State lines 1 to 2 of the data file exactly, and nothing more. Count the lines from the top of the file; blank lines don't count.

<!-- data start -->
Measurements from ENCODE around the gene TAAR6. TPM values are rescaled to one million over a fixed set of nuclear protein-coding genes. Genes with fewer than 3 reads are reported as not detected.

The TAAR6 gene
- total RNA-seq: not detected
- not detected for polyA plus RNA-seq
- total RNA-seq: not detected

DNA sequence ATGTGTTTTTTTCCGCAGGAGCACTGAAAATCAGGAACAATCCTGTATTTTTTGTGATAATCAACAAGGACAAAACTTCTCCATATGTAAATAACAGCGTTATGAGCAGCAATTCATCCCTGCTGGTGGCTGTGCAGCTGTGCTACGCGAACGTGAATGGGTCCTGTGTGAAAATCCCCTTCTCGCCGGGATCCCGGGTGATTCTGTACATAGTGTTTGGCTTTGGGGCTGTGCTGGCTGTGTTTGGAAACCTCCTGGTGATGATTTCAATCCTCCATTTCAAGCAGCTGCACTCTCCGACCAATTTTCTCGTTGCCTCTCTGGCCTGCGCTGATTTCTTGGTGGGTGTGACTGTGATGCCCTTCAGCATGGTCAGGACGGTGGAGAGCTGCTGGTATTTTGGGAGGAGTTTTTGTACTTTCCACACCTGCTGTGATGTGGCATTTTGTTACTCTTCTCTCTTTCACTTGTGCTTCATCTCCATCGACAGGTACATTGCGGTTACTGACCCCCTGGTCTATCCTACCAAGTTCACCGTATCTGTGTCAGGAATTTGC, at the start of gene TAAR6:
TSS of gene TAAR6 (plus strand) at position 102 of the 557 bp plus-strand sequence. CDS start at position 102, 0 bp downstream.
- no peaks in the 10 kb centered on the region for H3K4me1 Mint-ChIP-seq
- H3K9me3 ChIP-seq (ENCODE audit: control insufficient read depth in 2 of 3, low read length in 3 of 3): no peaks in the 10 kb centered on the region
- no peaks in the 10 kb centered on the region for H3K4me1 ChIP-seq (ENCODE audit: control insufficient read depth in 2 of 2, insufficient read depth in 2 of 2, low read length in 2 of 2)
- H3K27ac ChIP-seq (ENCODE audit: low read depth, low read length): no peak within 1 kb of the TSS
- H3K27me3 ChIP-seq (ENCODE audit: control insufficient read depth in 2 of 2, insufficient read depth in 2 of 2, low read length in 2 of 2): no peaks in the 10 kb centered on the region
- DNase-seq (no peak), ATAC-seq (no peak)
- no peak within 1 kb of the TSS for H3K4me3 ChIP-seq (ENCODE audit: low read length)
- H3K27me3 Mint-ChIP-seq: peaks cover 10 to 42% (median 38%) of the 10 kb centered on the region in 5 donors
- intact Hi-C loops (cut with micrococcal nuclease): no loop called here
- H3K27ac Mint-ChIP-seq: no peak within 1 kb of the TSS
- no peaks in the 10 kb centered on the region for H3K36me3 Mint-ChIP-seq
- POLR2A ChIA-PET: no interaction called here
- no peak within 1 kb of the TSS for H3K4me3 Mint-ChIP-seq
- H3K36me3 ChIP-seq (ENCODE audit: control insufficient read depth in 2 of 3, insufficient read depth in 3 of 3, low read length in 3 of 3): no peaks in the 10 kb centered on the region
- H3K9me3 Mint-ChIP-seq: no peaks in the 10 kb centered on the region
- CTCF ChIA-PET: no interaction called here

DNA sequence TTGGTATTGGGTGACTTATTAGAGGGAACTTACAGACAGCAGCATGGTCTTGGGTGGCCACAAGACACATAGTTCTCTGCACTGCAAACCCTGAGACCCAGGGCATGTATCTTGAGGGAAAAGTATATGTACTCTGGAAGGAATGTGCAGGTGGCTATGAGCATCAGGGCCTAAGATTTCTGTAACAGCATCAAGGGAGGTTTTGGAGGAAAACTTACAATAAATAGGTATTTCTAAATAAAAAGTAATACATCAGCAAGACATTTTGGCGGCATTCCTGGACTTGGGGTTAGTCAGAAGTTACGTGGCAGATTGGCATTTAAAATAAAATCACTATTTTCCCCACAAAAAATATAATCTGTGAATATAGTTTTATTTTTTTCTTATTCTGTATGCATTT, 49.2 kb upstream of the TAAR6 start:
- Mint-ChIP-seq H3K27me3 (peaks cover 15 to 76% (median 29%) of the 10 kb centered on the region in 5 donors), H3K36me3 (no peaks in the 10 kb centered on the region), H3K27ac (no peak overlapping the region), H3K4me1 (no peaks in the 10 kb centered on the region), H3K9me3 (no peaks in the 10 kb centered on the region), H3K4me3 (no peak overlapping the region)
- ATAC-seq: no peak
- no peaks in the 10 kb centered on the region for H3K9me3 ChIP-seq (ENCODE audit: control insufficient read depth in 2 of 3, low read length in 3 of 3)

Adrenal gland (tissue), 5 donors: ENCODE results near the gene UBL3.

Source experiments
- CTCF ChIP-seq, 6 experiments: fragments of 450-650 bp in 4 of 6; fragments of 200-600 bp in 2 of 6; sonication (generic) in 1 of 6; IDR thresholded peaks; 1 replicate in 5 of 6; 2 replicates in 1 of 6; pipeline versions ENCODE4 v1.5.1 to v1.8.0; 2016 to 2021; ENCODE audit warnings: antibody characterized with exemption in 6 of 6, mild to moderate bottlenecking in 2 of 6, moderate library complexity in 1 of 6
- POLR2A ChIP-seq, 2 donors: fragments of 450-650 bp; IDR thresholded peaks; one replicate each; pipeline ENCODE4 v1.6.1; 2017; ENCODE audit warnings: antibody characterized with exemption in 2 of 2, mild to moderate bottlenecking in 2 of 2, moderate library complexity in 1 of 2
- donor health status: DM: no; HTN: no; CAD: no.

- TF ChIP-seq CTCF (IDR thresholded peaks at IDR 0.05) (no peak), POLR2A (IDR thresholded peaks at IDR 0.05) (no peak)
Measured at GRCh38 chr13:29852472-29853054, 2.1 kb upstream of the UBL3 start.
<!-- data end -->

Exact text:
Measurements from ENCODE around the gene TAAR6. TPM values are rescaled to one million over a fixed set of nuclear protein-coding genes. Genes with fewer than 3 reads are reported as not detected.

The TAAR6 gene